A handful of mea culpas

Last week I described Obama in Europe as “bestriding the Wesern world in the guise of a philosopher king.” Today Charles Krauthammer eloquently employs the same metaphor, describing Obama as “the philosopher-king who hovers above the fray mediating between his renegade homeland and an otherwise warm and welcoming world.” Krauthammer adds details we missed concerning Obama’s bootless denigration of the United States on foreign soil.:

Our president came bearing a basketful of mea culpas. With varying degrees of directness or obliqueness, Obama indicted his own people for arrogance, for dismissiveness and derisiveness, for genocide, for torture, for Hiroshima, for Guantanamo and for insufficient respect for the Muslim world.

And what did he get for this obsessive denigration of his own country? He wanted more NATO combat troops in Afghanistan to match the surge of 17,000 Americans. He was rudely rebuffed.

He wanted more stimulus spending from Europe. He got nothing.

From Russia, he got no help on Iran. From China, he got the blocking of any action on North Korea.

And what did he get for Guantanamo? France, pop. 64 million, will take one prisoner. One! (Sadly, he’ll have to leave his swim buddy behind.) The Austrians said they would take none. As Interior Minister Maria Fekter explained with impeccable Germanic logic, if they’re not dangerous, why not just keep them in America?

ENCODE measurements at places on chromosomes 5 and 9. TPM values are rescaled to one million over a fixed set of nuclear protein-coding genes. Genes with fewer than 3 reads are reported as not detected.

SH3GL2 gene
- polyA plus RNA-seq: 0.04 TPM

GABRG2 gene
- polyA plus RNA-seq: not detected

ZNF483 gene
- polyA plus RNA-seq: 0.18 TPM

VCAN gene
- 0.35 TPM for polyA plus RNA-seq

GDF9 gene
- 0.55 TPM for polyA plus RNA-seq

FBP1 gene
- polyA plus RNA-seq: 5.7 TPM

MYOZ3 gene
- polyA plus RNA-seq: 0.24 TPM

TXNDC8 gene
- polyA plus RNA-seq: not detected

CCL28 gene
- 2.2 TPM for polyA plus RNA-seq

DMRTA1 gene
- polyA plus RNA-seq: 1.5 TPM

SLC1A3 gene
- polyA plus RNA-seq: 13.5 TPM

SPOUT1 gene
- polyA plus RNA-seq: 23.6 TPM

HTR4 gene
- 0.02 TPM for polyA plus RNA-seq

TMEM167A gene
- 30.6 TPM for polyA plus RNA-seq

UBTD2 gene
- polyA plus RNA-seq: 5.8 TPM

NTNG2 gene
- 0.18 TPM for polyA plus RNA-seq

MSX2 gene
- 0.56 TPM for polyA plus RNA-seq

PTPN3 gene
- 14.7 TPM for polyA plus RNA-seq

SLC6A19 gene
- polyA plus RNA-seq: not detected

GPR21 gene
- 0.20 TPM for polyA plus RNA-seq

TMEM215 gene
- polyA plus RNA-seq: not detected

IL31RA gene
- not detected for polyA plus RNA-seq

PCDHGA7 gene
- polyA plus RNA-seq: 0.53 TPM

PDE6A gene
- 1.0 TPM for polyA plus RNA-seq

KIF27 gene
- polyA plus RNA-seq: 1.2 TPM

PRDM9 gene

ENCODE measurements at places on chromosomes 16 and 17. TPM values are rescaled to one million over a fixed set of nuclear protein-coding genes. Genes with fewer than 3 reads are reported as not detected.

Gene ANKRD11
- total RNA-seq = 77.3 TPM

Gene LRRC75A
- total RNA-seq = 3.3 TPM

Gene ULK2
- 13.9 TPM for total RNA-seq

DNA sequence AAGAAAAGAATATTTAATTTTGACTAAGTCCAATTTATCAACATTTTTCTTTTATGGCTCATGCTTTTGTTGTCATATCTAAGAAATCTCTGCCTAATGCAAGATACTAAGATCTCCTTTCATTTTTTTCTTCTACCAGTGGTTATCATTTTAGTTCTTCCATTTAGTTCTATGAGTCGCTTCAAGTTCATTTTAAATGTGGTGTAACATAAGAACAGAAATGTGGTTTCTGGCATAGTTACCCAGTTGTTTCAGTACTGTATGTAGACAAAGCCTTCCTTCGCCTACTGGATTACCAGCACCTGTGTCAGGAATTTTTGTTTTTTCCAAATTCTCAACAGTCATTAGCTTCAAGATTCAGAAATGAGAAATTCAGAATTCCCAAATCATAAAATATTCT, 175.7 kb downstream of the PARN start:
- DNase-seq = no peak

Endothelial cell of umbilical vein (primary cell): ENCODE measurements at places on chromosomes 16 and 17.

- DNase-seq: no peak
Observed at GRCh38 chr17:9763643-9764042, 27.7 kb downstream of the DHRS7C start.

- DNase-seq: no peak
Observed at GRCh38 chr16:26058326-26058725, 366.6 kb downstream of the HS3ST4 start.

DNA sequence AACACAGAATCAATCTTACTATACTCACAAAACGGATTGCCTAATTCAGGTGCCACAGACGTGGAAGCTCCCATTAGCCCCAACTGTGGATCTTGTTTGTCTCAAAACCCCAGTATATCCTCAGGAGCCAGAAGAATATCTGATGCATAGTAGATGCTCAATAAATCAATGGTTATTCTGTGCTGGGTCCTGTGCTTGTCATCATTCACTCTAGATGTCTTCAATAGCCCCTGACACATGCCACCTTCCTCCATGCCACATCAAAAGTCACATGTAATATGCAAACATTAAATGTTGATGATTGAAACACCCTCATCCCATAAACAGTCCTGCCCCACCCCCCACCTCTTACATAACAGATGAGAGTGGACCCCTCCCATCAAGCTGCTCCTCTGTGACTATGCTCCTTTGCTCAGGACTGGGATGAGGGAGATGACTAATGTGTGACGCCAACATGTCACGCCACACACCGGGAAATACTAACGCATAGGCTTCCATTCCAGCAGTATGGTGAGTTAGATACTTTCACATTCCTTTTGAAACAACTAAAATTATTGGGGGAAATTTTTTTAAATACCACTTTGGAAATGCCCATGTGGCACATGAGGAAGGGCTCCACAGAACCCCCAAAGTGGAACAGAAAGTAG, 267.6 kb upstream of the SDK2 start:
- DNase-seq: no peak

When Austria is mocking you, you’re having a bad week.

In Obama, we seem to have Jimmy Carter on stilts. Jeffrey Lord reminds us that it was four months into his presidency, in May 1977, that Jimmy Carter took the occasion of his Notre Dame commencement address to utter the fateful sentence: “We are now free of that inordinate fear of Communism which once led us to embrace any dictator who joined us in our fear.” Like Obama in Europe, Carter was of course elevating himself by stepping on the backs of his predecessors. He was also prematurely declaring an end to the Cold War.

Next month Obama will give the commencement address at Notre Dame. He is too savvy a politician to take the occasion to congratulate us on having overcome our inordinate fear of terrorism that led us to imprison detainees at Guantanamo. But one has the sense that we are moving further down a well-trod path that has previously led to disaster and is taking us there again..


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